Emergency supplies of electricity are being sought by the National Grid for this winter because of the threat of shortages of output from the UK's coal, gas and nuclear power stations.
National Grid said on Tuesday it was extending its search for additional sources of temporary supplies, blaming emergency shutdowns at two nuclear power stations operated by EDF of France and unexpected fires at two key coal-fired stations during recent months - Ironbridge in Shropshire and Ferrybridge in Yorkshire.
The move follows an admission by EDF last month that the detection of a fault in a boiler, which has prompted wider inspection work and output restriction at nuclear power stations at Heysham 1 and Hartlepool, would result in a substantial loss in supply this year.
The nuclear stations command a combined generating capacity of more than 2.3 gigawatts, while the UK's total generating capacity ended 2013 4.4GW lower at 85GW, as the closure of several stations was only partially offset by new supplies of renewable energy.
National Grid's previously "modest" assessment of reserve capacity need this winter has also been undermined by damage this year to 0.37GW of capacity at the Ironbridge coal-fired power station operated by Eon, which is too expensive to repair ahead of a planned shutdown of the site by 2015.
A subsequent fire at Ferrybridge power station, owned by SSE, in July also compromised output from two units at one of the UK's biggest generation sites capable of generating close to 1GW at peak load.
The announcement in July of the planned closure of the gas-fired Barking power station in east London has also prompted National Grid and the Department of Energy and Climate Change to take a more cautious short-term view towards the growing squeeze on the UK's power generation fleet.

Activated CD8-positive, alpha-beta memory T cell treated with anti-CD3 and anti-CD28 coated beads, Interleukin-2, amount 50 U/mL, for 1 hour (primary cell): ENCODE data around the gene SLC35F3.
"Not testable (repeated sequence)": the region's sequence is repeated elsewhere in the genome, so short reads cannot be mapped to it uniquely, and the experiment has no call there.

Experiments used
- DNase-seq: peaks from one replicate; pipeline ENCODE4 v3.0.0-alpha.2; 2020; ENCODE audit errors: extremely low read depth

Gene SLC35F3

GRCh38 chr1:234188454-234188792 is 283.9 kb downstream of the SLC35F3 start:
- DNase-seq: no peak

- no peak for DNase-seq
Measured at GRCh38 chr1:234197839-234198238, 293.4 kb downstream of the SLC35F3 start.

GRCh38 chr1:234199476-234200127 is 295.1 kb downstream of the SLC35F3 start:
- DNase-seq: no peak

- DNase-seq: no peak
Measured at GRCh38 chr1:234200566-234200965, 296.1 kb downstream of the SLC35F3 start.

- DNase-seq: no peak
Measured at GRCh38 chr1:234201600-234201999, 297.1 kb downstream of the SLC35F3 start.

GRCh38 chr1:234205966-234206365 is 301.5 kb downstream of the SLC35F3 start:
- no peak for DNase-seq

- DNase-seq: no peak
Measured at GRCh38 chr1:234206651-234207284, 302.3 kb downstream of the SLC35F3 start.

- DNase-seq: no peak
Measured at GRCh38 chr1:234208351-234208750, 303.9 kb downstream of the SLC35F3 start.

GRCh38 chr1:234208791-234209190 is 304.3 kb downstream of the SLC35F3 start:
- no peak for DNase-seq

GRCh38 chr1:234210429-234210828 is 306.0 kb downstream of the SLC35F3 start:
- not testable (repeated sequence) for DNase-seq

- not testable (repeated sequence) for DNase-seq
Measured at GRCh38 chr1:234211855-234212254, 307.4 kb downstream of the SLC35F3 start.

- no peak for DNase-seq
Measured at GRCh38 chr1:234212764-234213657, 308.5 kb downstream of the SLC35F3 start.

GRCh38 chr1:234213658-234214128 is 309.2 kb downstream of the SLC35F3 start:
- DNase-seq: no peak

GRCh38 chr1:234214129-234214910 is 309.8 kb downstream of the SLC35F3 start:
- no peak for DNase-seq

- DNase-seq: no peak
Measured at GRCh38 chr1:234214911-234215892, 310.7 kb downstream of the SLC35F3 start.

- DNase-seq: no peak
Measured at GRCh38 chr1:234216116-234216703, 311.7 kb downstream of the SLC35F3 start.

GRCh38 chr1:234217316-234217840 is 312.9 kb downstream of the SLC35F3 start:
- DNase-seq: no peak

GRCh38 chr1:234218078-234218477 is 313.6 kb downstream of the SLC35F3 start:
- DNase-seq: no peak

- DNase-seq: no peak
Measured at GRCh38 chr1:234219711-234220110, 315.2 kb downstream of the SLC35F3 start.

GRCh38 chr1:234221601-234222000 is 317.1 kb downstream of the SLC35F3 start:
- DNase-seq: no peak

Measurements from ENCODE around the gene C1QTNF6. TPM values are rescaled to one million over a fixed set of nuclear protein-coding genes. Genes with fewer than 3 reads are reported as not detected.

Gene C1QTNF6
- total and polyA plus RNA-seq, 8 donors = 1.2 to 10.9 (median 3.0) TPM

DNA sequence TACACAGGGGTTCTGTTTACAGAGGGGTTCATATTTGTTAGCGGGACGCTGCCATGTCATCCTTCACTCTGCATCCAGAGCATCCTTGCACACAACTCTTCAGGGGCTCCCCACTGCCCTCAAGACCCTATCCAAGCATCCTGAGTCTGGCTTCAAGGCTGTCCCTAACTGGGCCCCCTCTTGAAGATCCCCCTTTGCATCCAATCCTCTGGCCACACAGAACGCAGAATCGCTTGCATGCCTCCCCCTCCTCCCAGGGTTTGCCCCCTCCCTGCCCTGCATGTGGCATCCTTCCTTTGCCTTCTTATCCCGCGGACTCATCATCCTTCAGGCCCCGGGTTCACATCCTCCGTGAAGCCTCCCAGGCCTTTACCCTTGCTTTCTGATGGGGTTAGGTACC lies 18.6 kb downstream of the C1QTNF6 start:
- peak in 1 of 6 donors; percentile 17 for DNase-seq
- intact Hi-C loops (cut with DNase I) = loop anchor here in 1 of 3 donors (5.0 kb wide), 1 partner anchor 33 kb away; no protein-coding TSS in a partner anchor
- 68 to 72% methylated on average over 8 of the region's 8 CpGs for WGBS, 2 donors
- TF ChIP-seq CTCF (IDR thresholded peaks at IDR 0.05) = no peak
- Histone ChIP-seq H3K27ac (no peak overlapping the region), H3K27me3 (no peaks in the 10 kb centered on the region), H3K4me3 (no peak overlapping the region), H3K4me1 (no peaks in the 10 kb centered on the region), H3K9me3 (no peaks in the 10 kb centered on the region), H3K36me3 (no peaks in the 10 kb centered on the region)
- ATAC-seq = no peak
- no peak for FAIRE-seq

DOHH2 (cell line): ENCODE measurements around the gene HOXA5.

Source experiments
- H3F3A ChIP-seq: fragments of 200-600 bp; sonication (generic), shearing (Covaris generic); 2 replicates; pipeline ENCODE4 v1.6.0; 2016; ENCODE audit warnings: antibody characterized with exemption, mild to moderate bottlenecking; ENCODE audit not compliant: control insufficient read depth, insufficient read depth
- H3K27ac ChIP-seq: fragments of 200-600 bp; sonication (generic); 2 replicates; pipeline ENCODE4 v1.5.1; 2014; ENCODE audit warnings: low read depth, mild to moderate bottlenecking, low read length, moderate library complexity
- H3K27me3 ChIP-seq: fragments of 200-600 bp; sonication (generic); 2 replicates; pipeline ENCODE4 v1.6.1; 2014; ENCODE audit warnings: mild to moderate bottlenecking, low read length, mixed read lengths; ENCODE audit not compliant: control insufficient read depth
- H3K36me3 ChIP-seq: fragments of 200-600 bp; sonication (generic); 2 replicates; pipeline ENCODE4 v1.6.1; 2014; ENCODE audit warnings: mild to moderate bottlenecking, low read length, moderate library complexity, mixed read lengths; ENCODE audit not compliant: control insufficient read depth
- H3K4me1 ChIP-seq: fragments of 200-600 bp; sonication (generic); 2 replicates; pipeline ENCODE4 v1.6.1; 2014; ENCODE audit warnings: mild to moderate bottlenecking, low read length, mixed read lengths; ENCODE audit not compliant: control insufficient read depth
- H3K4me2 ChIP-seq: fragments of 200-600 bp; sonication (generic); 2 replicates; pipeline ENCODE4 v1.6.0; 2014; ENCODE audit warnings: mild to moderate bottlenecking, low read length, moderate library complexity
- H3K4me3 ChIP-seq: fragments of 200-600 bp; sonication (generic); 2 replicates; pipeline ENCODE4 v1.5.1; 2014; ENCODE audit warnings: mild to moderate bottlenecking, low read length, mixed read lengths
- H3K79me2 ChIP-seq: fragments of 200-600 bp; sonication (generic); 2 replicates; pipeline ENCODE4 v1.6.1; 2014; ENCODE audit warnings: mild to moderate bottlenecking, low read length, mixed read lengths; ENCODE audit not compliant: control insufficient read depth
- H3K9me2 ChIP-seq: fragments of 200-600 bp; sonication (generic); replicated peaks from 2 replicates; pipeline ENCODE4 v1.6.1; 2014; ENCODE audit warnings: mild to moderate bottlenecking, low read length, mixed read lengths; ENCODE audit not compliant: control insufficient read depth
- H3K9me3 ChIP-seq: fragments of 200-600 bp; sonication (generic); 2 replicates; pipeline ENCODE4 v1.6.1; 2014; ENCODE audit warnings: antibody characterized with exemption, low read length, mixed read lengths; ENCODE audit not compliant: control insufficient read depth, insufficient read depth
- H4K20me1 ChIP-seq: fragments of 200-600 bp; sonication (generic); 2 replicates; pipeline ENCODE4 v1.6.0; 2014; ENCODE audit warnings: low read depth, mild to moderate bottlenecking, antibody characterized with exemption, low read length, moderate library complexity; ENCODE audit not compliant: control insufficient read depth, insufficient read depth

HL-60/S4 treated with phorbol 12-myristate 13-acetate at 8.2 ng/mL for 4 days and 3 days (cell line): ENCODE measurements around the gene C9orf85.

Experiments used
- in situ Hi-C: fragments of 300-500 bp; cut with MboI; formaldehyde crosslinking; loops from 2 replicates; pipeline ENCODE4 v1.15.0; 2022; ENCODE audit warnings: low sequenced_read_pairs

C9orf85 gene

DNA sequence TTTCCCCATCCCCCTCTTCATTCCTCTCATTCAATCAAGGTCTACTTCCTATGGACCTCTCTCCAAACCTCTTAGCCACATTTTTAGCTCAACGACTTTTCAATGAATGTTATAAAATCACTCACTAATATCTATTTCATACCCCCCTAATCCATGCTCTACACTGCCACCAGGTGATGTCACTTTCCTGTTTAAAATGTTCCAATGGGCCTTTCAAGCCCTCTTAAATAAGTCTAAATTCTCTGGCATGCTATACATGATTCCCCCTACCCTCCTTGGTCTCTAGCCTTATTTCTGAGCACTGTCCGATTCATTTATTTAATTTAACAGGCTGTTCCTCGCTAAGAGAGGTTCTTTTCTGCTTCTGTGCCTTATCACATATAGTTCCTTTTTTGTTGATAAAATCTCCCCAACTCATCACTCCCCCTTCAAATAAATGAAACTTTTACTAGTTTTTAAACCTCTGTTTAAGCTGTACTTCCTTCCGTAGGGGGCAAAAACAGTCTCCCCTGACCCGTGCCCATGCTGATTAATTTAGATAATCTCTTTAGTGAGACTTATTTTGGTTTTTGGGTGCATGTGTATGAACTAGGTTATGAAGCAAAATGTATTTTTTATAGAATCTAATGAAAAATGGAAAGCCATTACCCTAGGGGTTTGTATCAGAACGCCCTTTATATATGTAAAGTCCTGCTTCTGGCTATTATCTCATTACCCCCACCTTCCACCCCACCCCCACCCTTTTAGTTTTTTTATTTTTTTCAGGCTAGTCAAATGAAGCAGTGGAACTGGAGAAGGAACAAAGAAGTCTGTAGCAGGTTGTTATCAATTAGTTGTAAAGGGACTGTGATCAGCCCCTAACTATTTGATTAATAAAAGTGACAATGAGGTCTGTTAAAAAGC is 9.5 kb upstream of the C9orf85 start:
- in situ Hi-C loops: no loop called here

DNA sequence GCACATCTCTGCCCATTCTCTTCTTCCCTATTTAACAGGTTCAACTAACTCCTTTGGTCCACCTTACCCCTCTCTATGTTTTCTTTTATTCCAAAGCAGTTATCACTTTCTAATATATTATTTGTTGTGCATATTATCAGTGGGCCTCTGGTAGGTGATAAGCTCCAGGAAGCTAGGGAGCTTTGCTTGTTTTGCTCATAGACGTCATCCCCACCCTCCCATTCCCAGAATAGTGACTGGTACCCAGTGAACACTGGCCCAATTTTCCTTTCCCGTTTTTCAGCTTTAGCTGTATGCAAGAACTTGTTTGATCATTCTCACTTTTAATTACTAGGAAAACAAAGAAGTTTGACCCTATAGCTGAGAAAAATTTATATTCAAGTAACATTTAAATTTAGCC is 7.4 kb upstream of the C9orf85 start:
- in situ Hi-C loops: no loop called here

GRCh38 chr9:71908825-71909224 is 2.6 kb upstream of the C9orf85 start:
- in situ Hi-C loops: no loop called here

National Grid, which had previously described the need for back-up generating capacity this winter as "modest", said on Tuesday there was "an increased level of uncertainty over the volume of plant that may be available in the market this winter".
Cordi O'Hara, National Grid's director of UK market operation, said an additional tender would be run to extend the so-called reserve capacity - power supplies that can be made available a short notice to meet peaks in demand - on top of a pilot auction this summer.
"This is a sensible precaution to take while the picture for this winter remains uncertain," Mr O'Hara said. "At this stage we don't know if these reserve services will be needed, but they could provide an additional safeguard."
National Grid, in plans approved by DECC and energy regulator Ofgem, has already set out plans to expand the programme of procurement to deal with the growing threat to stretched UK electricity supplies during the next four winters.
It is aiming to procure an additional 1.8GW of additional generating capacity in the winter after next to deal with the problem caused by the retirement of conventional fossil-fuelled stations to deal with the unpredictability of growing wind power supplies and slow progress in commissioning nuclear power stations.
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